World Library  

QR link for Protestantism and the Rise of Capitalism
Add to Book Shelf
Flag as Inappropriate
Email this Book

Protestantism and the Rise of Capitalism

By Weber, Max

Click here to view

Book Id: WPLBN0000624532
Format Type: PDF eBook
File Size: 151.13 KB
Reproduction Date: 2005
Full Text

Title: Protestantism and the Rise of Capitalism  
Author: Weber, Max
Volume:
Language: English
Subject: Literature, Literature & thought, Writing.
Collections: Blackmask Online Collection
Historic
Publication Date:
Publisher: Blackmask Online

Description
Excerpt: Chapter 1. RELIGIOUS AFFILIATION AND SOCIAL STRATIFICATION. A glance at the occupational statistics of any country of mixed religious composition brings to light with remarkable frequency a situation which has several times provoked discussion in the Catholic press and literature, and in Catholic congresses in Germany, nam ely, the fact that business leaders and owners of capital, as well as the higher grades of skilled labor, and even more the higher technically and commercially trained personnel of modern enterprises, are overwhelmingly Protestant. This is true not only in cases where the difference in religion coincides with one of nationality, and thus of cultural development, as in Eastern Germany between Germans and Poles. The same thing is shown in the figures of religious affiliation almost wherever capitalism, at t he time of its great expansion, has had a free hand to alter the social distribution of the population in accordance with its needs, and to determine its occupational structure. The more freedom it has had, the more clearly is the effect shown. It is true that the greater relative participation of Protestants in the ownership of capital, in management, and the upper ranks of labor in great modern industrial and commercial enterprises, may in part be explained in terms of historical circumstances, which extend far back into the past, and in which religious affiliation is not a cause of the economic conditions, but to a certain extent appears to be a result of them. Participation in the above economic functions usually involves some previous ownership of ca pital, and generally an expensive education; often both. These are to?day largely dependent on the possession of inherited wealth, or at least on a certain degree of material well being. A number of those sections of the old Empire which were most highly developed economically and most favored by natural resources and situation, in particular a majority of the wealthy towns went over to Protestantism in the sixteenth century The results of that circumstance favor the Protestants even to?day in their strug gle for economic existence. There arises thus the historical question: why were the districts of highest economic development at the same time particularly favorable to a revolution in the Church? The answer is by no means so simple as one might think.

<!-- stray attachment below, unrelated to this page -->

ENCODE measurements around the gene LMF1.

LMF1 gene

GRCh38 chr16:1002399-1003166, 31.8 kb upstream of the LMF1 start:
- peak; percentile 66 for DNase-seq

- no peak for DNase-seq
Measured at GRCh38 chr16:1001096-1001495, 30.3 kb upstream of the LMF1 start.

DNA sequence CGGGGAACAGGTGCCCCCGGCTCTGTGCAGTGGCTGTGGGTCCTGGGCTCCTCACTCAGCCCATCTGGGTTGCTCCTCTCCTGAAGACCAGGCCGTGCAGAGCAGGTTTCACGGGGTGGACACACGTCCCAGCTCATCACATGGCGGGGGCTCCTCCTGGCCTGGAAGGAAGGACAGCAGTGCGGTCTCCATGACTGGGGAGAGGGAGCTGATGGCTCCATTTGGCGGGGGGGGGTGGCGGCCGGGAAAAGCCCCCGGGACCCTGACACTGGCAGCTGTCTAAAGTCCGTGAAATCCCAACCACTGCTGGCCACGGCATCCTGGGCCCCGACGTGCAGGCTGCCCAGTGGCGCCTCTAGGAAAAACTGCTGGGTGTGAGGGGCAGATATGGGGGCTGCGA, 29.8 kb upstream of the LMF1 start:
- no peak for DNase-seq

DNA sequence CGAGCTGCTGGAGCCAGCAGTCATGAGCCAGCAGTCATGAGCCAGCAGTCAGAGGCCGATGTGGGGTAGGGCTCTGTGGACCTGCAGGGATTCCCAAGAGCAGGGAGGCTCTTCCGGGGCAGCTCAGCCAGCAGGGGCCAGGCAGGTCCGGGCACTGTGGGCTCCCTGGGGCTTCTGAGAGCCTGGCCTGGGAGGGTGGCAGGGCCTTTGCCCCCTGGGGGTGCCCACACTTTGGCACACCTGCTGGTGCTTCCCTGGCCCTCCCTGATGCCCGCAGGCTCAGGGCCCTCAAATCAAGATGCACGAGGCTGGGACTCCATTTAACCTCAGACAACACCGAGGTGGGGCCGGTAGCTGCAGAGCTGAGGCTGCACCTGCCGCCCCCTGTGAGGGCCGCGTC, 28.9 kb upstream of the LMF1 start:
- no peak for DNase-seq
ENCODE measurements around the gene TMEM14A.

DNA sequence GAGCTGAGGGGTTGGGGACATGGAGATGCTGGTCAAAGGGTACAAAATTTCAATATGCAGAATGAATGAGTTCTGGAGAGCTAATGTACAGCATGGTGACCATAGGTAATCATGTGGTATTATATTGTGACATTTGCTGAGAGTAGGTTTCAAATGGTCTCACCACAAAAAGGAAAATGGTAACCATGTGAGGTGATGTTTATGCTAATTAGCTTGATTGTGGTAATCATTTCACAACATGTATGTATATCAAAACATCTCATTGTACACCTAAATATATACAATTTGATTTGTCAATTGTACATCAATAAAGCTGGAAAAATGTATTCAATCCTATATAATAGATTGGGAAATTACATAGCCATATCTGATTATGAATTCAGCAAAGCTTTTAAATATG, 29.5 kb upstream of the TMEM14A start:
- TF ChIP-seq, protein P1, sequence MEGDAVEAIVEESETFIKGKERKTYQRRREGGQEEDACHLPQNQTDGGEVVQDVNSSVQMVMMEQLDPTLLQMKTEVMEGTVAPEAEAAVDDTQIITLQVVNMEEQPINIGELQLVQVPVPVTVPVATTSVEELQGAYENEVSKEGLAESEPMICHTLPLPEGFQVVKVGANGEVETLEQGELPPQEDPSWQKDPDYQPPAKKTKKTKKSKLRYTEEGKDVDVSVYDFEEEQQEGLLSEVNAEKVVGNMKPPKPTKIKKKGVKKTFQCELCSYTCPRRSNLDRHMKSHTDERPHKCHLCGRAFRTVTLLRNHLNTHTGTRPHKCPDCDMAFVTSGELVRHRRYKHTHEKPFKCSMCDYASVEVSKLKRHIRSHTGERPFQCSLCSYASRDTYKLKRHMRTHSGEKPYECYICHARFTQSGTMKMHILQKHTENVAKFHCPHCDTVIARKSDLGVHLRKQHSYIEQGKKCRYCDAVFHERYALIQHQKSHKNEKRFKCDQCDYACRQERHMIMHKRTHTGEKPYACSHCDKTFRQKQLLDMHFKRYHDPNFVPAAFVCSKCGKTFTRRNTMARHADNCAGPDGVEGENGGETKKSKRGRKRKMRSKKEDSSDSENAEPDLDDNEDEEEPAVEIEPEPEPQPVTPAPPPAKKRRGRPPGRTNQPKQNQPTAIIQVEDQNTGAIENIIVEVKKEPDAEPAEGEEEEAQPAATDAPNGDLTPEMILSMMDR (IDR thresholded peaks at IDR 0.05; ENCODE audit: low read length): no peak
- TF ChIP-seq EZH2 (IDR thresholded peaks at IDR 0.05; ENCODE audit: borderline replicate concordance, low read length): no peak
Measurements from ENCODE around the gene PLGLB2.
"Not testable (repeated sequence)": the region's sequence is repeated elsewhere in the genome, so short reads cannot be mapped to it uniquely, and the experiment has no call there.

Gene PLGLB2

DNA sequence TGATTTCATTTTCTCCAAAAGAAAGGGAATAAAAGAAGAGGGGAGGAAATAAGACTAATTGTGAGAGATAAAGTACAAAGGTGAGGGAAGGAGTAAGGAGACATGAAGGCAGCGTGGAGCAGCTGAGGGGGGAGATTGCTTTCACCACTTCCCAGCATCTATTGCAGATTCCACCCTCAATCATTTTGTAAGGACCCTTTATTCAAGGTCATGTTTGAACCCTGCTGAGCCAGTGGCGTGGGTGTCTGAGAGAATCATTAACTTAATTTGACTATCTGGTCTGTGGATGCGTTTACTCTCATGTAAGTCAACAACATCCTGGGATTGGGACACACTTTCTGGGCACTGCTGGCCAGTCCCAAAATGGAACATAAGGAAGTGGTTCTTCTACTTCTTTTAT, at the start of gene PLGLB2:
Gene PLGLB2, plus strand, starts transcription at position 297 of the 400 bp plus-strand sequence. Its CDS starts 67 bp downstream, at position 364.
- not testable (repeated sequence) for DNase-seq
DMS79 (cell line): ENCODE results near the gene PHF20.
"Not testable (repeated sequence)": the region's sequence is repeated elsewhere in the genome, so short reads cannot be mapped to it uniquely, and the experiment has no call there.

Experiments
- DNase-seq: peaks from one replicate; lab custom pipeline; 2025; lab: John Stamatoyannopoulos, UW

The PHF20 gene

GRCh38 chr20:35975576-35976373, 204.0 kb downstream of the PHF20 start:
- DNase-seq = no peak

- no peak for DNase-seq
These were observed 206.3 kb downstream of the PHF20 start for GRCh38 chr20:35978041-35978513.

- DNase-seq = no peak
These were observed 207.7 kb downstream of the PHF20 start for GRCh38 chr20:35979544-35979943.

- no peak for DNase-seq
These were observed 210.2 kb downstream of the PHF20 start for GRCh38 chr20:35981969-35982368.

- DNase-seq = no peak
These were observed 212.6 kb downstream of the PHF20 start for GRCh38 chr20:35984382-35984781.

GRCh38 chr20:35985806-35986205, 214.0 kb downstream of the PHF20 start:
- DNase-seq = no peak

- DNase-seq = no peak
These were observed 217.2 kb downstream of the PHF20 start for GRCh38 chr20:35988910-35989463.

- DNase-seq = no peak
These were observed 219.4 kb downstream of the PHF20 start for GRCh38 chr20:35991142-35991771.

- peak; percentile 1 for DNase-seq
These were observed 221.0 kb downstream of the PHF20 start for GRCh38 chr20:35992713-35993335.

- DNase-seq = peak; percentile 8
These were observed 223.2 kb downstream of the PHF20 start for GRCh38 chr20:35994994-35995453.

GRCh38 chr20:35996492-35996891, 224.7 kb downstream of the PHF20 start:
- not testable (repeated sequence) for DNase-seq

Table of Contents
Table of Contents: PROTESTANTISM AND THE RISE OF CAPITALISM, 1 -- Max Weber, 1 -- Chapter 1. RELIGIOUS AFFILIATION AND SOCIAL STRATIFICATION, 1 -- Chapter II. THE SPIRIT OF CAPITALISM, 5 -- Chapter III. LUTHER'S CONCEPTION OF THE CALLING, 15 -- Chapter IV. THE RELIGIOUS FOUNDATIONS OF WORLDLY ASCETICISM, 20 -- Chapter V. ASCETICISM AND THE SPIRIT OF CAPITALISM, 40

 
 



Copyright © World Library Foundation. All rights reserved. eBooks from World eBook Library are sponsored by the World Library Foundation,
a 501c(4) Member's Support Non-Profit Organization, and is NOT affiliated with any governmental agency or department.